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    Taste and smell abnormalities (TSA) are common in patients receiving chemotherapy and may lead to altered nutritional intake, treatment withdrawal, and impaired quality of life. Lipid peroxidation in the oral cavity is one cause of TSA. Lactoferrin (LFN), an iron-binding salivary protein, reduces production of lipid oxidation byproducts and has been shown to reduce perception of unpleasant flavors. To assess the feasibility of LFN as a treatment for TSA, we conducted pilot investigations among patients with cancer who self-reported TSA following onset of chemotherapy. The primary objective was to assess change in subjective taste and smell perception from baseline to completion of 30 days of LFN supplementation. Patients were treated with 750 mg LFN daily for 30 days and followed for an additional 30 days without LFN. TSA was measured via the taste and smell questionnaire (TSQ) including taste (score 0-10), smell (score 0-6), and composite scores (0-16) (0 = no TSA) at baseline, day 30, and day 60. A total of 26 patients enrolled; 19 remained on study at day 30 and 17 at day 60. Baseline mean TSQ scores were 6.5 (taste), 3.1 (smell), and 9.6 (composite). By day 30, mean composite TSQ score improved by 1.7 (p = 0.018); taste and smell improved by 0.6 (p = 0.062) and 1.1 (p = 0.042), respectively. From baseline to day 60, mean composite TSQ score improved by 3.8 (p < 0.0001); taste and smell improved by 1.9 (p = 0.001) and 1.8 (p = 0.003). Further evaluation of LFN is warranted to determine its value for improving self-reported TSA among patients receiving chemotherapy. © 2021. The Author(s), under exclusive licence to Springer-Verlag GmbH Germany, part of Springer Nature.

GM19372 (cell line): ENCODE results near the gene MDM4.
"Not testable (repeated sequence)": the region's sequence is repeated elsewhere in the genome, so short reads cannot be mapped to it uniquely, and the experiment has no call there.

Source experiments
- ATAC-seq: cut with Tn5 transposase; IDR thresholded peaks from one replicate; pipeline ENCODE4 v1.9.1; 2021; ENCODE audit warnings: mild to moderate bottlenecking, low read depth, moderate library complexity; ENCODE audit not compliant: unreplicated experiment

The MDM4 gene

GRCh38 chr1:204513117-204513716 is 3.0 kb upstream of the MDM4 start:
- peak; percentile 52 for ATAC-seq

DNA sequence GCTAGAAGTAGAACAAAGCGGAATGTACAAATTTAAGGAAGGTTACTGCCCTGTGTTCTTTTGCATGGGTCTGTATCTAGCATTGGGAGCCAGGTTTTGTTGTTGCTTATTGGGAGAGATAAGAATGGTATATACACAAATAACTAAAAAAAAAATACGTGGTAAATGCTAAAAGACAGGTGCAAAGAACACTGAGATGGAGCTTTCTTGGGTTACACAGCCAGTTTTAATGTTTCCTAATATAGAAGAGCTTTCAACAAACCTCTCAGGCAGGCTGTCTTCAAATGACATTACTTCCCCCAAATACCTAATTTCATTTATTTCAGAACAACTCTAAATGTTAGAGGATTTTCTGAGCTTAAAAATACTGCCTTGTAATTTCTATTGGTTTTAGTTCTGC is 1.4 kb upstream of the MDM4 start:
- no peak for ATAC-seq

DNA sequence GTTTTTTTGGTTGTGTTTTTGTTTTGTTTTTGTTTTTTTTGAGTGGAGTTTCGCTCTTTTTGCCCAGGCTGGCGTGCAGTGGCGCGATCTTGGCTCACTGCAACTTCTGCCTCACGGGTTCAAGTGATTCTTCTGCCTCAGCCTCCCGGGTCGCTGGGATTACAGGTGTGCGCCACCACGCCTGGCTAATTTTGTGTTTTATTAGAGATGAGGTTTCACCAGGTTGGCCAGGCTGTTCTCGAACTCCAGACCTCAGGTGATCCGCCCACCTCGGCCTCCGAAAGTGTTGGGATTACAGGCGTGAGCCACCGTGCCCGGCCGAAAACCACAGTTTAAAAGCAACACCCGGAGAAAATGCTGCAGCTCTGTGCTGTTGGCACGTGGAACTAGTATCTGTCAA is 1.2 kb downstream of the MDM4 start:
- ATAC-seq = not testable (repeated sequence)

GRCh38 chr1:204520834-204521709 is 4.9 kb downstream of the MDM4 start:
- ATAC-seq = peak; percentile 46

Glenn J Lesser, Megan B Irby, Richard C Taylor, Anna Snavely, Douglas Case, Aili Wang, Andrea Dietrich, Susan Duncan. Lactoferrin supplementation for taste and smell abnormalities among patients receiving cancer chemotherapy. Supportive care in cancer : official journal of the Multinational Association of Supportive Care in Cancer. 2022 Mar;30(3):2017-2025

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    PMID: 34642792

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